Rather, the 70-year-old said the primary concern of any government representative is the safety of its citizens. He wants to staff Eagle River's unmanned emergency operations center next to the library. He said the administration nixed his offer to serve as the EOC's coordinator on a voluntary basis.

"If we have an earthquake and the bridge goes out, all the emergency services are going to be going where the massive population is," Lupo said. "Anchorage seems to think they can handle everything. We can run it much more efficiently if the EOC was in Eagle River where we knew what was going on in our local area."

Lupo did fault Starr, however, for allowing Sullivan to propose the elimination of a ladder truck at Eagle River's Station 11. Funding for the truck was eventually restored.

Lupo is a Vietnam-era veteran who served in the U.S. Air Force and Navy. He never went to Vietnam despite requesting an assignment there, he said. Instead he served at a satellite communications station on Oahu.

He took to task Starr's vote last month against putting on the ballot a proposal to extend a municipal property tax exemption to veterans and their widows younger than 60. The Assembly did vote to put the proposal on the ballot.

Urquidi identifies his "number one priority" as reducing property taxes by 10 percent. He wants to audit every municipal department and cut any unnecessary spending. He also wants to repeal any obsolete laws, he said, like the one that banned fireworks within city limits. The Assembly approved an exception to the city's fireworks ban for New Year's Eve; scores of residents, especially in dense neighborhoods, complained about noise.

Urquidi said he favors reducing waste in schools by spending more on students, less on administration.

He said that along with Starr's support of a tobacco tax and complaints about police taking their patrol cars home to the Mat-Su, his biggest issue with the incumbent was a 2008 cell phone conversation between Coffey and Starr that led to a state investigation of whether the men broke campaign laws.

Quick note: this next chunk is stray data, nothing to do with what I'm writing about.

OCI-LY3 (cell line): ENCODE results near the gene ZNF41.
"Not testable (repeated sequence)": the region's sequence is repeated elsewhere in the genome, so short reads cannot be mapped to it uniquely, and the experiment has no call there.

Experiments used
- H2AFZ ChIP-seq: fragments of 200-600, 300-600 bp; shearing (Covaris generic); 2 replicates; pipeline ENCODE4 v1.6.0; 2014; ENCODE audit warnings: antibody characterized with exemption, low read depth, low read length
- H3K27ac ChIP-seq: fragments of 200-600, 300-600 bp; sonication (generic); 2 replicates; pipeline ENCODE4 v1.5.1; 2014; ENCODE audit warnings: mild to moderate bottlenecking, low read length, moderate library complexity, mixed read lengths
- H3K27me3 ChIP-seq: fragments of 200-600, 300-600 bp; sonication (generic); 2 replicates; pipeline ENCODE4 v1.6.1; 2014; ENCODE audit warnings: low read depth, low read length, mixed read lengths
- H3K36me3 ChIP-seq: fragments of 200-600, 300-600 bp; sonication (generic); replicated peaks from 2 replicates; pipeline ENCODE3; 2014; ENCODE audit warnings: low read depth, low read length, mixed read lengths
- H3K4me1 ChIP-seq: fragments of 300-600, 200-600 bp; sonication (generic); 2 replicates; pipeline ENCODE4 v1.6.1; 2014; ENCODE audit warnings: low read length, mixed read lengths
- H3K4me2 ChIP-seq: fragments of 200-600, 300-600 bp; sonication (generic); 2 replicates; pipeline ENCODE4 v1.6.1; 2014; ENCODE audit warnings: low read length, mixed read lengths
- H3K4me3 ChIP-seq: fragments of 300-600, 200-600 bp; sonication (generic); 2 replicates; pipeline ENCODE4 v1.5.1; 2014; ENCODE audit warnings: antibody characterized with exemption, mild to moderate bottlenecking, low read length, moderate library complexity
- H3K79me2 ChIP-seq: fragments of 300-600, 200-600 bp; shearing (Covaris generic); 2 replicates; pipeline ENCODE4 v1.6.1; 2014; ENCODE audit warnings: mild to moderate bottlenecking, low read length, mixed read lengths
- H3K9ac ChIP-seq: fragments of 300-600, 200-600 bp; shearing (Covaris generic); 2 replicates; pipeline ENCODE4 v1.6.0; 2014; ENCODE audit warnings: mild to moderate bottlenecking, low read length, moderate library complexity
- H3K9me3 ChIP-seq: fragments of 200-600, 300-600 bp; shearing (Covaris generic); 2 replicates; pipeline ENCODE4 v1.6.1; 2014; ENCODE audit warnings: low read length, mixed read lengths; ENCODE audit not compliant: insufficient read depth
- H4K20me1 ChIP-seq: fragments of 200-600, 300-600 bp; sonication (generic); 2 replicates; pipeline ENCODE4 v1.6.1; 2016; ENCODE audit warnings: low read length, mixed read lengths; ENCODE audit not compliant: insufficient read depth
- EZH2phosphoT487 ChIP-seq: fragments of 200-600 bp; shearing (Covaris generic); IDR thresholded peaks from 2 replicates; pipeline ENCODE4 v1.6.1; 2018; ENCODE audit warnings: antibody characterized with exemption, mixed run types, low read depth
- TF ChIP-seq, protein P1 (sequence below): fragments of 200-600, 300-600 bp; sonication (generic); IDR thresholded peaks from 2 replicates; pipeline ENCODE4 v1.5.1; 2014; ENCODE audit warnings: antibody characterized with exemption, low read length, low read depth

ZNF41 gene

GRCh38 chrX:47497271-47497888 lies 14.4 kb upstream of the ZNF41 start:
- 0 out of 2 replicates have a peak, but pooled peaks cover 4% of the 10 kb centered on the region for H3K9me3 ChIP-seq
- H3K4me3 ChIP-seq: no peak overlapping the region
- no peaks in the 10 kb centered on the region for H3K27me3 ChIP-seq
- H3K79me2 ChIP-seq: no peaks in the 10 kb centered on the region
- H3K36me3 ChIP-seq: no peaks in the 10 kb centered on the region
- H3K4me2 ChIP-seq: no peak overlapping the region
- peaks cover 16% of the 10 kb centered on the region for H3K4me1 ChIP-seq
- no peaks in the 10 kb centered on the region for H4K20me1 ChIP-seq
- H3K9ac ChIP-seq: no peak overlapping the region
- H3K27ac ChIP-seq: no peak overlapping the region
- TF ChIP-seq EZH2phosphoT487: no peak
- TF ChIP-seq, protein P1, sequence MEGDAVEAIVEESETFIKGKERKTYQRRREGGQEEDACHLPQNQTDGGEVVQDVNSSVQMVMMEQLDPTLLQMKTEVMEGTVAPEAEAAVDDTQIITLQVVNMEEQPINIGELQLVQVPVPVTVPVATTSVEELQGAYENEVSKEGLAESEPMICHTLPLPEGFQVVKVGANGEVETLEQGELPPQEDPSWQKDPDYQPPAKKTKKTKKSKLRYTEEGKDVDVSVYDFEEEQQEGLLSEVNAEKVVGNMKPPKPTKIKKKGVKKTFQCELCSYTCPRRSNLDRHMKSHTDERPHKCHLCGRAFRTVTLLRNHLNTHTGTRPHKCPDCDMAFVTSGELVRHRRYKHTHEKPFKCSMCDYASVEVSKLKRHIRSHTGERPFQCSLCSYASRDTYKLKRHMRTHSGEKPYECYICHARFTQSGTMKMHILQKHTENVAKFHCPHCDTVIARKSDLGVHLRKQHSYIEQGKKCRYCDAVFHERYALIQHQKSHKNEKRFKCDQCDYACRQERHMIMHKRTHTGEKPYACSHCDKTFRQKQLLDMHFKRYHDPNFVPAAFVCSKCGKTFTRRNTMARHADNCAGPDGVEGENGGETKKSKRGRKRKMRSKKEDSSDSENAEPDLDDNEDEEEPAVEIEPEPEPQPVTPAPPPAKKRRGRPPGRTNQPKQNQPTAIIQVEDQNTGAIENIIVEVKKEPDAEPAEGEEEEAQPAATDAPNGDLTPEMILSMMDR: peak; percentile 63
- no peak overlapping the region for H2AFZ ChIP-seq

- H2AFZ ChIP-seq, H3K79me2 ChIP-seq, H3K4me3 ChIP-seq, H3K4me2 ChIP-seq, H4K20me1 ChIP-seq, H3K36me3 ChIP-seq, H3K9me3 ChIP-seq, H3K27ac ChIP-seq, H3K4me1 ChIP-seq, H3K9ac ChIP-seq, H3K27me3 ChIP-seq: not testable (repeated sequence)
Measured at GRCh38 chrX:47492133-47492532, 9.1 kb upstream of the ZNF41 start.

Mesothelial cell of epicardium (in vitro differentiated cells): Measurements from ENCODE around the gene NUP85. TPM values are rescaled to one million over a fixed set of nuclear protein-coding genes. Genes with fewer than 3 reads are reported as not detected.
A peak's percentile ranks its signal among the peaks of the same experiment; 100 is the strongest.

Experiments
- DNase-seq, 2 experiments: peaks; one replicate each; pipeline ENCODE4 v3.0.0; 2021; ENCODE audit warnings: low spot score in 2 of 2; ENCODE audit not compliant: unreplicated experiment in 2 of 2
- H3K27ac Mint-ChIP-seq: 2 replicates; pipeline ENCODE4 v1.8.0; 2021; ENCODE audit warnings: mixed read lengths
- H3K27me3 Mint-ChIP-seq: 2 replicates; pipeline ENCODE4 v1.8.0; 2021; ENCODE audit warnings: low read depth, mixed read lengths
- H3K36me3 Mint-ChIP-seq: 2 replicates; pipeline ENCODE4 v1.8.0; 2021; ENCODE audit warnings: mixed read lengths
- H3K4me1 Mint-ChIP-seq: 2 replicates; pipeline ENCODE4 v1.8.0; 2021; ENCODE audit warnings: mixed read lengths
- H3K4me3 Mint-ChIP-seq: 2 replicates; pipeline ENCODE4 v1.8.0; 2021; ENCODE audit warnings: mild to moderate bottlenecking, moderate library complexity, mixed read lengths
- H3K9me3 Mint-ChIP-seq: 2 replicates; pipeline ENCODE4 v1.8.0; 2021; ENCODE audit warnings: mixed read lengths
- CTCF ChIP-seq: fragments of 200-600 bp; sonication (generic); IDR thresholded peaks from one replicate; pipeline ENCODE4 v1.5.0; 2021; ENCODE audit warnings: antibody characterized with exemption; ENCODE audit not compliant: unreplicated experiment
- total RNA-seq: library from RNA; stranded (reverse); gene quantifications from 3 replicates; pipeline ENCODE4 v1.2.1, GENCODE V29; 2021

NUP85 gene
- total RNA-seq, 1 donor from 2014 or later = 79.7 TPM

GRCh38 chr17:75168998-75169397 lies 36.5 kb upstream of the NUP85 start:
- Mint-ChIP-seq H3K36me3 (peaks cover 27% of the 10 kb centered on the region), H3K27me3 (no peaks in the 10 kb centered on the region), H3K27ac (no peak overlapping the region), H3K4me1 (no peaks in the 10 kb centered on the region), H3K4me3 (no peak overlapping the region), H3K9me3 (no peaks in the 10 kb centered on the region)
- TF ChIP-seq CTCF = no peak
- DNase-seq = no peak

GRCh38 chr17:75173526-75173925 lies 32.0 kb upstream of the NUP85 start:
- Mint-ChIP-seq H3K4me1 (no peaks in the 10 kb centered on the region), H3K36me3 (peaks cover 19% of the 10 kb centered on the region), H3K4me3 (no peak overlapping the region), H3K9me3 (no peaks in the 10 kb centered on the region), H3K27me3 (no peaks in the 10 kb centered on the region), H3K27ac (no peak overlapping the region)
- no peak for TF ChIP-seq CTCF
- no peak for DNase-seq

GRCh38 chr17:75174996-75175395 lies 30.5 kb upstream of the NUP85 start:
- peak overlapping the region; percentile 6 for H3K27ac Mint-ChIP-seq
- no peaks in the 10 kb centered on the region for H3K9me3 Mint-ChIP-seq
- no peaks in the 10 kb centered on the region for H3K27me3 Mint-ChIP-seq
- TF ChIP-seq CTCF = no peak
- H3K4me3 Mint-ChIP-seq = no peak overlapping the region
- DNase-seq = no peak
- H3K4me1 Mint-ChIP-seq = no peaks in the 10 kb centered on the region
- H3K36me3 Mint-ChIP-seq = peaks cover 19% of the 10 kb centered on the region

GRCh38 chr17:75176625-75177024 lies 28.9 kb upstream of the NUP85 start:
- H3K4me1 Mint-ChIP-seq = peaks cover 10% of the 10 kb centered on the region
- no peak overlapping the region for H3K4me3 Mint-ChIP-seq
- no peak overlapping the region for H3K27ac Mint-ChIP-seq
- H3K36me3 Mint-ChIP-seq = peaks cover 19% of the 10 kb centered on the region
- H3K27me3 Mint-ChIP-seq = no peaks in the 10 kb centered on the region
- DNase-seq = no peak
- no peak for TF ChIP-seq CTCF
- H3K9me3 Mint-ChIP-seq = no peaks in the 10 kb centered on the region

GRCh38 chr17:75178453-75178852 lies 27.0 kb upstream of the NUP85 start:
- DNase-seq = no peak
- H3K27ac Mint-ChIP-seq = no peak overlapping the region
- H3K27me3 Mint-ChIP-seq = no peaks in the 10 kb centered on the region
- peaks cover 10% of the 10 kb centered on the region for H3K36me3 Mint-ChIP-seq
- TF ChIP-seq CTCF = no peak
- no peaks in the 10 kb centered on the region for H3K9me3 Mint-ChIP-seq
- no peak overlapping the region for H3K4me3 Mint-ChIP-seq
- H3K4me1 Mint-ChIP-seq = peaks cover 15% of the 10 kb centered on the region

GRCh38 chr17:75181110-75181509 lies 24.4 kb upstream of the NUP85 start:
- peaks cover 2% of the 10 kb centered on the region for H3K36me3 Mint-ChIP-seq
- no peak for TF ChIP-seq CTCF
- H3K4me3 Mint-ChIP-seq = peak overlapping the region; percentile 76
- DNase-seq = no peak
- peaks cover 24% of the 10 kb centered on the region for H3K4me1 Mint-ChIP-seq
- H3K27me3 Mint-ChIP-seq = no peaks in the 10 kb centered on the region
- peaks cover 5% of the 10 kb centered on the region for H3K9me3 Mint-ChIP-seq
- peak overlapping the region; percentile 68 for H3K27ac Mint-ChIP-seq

The Alaska Public Offices Commission cleared Starr of any campaign violations linked to the conversation with Coffey.

Among other things during the more than three-minute call inadvertently left on late Assemblyman Allan Tesche's answering machine, the men talked about questionable fundraising tactics – Coffey claimed to have raised money for Sherri Jackson and Dick Traini and was doling it out at "$250 a crack" based on votes – and Starr responded positively.

Starr also mentioned his frustration with the lack of endorsement from the Anchorage Police Department Employees Association, and critics said he implied that he withheld support for a Chugiak shooting range in return.

Starr called any concept of vote-buying "frustrating." He said he supported a Birchwood range rather than the Beach Lake site picked by Begich.

Starr said he's not embarrassed by the conversation "but it's been three years. Nobody did anything wrong, nobody got violated, it was all basic business. I'm not too worried Mr. Urquidi is going to get a lot of mileage from voters, bringing that up. I've earned my stripes."

Yes, he supported the increase in the tobacco tax, Starr said, but he had hoped the proceeds would go to state health programs targeting smokers. And he stands behind his commitment to keep APD cars within the municipality.

Starr, former president of the Eagle River Valley Community Council and member of the city planning and zoning commission, offered some advice to Urquidi or anyone just starting out in politics.

"You don't jump into the major leagues. You do what I did – you go to community council, you become president of the community council, you go to boards and commissions, you engage," he said. "Then, when you're tasked with it, the voters put you in office, you're good at it."

This article published in The Alaska Star on Wednesday, March 2, 2011.